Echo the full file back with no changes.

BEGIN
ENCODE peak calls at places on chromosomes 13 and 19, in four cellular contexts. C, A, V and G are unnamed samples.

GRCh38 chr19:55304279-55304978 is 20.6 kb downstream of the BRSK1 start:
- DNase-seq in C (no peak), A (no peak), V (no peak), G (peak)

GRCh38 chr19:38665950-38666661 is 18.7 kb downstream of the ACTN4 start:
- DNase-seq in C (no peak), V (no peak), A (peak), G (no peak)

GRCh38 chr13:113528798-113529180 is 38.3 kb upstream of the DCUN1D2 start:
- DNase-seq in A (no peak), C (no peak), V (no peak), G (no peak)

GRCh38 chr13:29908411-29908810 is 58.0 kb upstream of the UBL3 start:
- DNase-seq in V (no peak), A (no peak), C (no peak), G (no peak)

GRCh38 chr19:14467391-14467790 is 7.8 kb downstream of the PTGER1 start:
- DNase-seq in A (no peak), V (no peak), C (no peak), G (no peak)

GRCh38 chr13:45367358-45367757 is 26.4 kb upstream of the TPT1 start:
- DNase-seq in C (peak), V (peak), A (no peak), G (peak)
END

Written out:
ENCODE peak calls at places on chromosomes 13 and 19, in four cellular contexts. C, A, V and G are unnamed samples.

GRCh38 chr19:55304279-55304978 is 20.6 kb downstream of the BRSK1 start:
- DNase-seq in C (no peak), A (no peak), V (no peak), G (peak)

GRCh38 chr19:38665950-38666661 is 18.7 kb downstream of the ACTN4 start:
- DNase-seq in C (no peak), V (no peak), A (peak), G (no peak)

GRCh38 chr13:113528798-113529180 is 38.3 kb upstream of the DCUN1D2 start:
- DNase-seq in A (no peak), C (no peak), V (no peak), G (no peak)

GRCh38 chr13:29908411-29908810 is 58.0 kb upstream of the UBL3 start:
- DNase-seq in V (no peak), A (no peak), C (no peak), G (no peak)

GRCh38 chr19:14467391-14467790 is 7.8 kb downstream of the PTGER1 start:
- DNase-seq in A (no peak), V (no peak), C (no peak), G (no peak)

GRCh38 chr13:45367358-45367757 is 26.4 kb upstream of the TPT1 start:
- DNase-seq in C (peak), V (peak), A (no peak), G (peak)